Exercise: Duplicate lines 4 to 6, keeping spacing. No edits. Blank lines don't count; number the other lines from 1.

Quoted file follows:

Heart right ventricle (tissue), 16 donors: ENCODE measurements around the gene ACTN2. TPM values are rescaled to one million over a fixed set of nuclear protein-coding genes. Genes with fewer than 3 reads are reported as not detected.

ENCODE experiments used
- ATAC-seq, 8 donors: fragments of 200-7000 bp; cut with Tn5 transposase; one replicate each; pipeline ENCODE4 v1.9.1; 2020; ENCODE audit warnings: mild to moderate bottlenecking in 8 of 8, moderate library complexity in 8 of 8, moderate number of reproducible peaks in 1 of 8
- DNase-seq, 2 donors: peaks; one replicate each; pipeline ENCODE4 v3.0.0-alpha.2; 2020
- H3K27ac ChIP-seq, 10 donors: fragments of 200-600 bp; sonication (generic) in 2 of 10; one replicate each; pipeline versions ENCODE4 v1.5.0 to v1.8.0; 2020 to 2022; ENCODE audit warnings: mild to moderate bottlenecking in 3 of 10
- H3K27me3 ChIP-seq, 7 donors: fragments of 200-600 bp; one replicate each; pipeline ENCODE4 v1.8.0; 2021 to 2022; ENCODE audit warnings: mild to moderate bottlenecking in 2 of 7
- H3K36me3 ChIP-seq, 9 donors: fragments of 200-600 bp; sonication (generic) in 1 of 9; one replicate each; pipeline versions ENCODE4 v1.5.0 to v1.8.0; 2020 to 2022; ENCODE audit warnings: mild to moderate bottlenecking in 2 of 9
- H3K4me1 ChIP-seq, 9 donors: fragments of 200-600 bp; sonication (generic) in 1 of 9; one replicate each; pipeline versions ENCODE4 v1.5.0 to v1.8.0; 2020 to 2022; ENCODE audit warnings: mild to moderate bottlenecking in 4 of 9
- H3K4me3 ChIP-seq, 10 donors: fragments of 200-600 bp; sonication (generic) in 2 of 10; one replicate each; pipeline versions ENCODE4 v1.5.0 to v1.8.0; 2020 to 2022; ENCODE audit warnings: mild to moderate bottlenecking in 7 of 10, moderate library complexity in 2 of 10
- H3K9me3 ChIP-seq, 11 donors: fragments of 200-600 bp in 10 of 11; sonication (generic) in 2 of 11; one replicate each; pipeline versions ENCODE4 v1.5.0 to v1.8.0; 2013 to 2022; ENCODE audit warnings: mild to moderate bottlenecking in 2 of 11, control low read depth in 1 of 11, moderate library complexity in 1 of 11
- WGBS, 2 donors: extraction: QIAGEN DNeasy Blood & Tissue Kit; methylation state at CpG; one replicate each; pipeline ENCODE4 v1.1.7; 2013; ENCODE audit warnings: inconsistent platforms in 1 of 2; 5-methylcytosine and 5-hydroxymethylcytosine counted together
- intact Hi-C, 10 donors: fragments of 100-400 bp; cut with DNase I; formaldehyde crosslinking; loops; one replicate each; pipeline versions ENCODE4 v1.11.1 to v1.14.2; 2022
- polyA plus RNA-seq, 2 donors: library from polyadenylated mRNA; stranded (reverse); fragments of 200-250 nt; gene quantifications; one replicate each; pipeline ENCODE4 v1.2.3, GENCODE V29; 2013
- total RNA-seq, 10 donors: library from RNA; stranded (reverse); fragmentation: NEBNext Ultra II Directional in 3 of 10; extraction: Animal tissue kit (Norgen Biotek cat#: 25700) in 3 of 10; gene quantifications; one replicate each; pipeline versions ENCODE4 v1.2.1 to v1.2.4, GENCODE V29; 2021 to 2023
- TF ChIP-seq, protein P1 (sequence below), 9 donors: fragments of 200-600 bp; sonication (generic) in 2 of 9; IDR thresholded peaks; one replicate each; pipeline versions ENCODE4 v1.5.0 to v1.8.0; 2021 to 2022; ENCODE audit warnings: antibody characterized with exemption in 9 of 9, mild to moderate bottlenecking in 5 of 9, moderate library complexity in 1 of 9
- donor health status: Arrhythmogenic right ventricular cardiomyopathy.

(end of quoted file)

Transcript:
- DNase-seq, 2 donors: peaks; one replicate each; pipeline ENCODE4 v3.0.0-alpha.2; 2020
- H3K27ac ChIP-seq, 10 donors: fragments of 200-600 bp; sonication (generic) in 2 of 10; one replicate each; pipeline versions ENCODE4 v1.5.0 to v1.8.0; 2020 to 2022; ENCODE audit warnings: mild to moderate bottlenecking in 3 of 10
- H3K27me3 ChIP-seq, 7 donors: fragments of 200-600 bp; one replicate each; pipeline ENCODE4 v1.8.0; 2021 to 2022; ENCODE audit warnings: mild to moderate bottlenecking in 2 of 7